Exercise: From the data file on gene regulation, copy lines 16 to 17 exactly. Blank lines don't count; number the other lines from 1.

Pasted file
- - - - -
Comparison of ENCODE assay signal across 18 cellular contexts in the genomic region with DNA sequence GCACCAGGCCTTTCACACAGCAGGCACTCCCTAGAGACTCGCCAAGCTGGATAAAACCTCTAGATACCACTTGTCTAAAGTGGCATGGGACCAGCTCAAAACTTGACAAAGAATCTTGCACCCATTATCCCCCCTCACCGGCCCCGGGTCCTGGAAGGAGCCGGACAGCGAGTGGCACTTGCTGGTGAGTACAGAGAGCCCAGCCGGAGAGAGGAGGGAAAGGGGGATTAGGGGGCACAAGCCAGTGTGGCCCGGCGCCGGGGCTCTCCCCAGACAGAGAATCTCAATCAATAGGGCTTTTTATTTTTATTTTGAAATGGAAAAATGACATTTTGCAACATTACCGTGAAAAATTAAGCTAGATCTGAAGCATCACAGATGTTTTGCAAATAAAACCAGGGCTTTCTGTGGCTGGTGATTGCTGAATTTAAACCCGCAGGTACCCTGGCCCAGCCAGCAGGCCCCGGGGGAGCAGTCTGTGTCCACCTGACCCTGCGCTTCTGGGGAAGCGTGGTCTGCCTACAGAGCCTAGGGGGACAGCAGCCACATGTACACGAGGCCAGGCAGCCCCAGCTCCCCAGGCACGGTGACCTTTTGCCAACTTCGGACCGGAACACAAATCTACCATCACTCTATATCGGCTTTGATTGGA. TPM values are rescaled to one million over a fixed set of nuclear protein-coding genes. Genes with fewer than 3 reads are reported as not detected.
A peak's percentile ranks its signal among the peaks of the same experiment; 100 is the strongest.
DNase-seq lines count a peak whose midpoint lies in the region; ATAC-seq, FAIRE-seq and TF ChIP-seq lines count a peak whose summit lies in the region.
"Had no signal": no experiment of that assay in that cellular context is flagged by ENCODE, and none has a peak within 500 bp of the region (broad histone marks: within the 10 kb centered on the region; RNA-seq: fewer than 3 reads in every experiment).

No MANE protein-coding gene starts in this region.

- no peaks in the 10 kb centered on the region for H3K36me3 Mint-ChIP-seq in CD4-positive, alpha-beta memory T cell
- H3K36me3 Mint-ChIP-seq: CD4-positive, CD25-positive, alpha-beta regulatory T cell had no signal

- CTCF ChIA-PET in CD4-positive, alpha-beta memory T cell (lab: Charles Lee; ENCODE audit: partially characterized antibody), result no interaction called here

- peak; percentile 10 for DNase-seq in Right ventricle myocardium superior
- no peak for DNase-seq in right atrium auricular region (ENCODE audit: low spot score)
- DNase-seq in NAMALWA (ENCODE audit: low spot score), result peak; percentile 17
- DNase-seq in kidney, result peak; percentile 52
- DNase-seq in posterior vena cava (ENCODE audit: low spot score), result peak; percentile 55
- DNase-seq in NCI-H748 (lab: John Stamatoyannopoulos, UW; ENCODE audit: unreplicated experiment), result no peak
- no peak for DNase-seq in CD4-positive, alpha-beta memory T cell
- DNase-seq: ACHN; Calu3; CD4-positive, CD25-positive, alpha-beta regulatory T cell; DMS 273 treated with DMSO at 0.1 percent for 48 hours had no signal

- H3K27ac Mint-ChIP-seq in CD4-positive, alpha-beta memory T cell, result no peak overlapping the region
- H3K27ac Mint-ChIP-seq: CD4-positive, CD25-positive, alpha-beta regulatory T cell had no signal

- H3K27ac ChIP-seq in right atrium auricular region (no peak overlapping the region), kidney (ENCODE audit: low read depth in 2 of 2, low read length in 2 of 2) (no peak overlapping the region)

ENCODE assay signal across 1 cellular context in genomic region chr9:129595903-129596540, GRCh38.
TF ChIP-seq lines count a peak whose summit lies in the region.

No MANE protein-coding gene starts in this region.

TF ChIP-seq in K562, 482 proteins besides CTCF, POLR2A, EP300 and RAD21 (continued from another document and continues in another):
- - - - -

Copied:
- DNase-seq: ACHN; Calu3; CD4-positive, CD25-positive, alpha-beta regulatory T cell; DMS 273 treated with DMSO at 0.1 percent for 48 hours had no signal

- H3K27ac Mint-ChIP-seq in CD4-positive, alpha-beta memory T cell, result no peak overlapping the region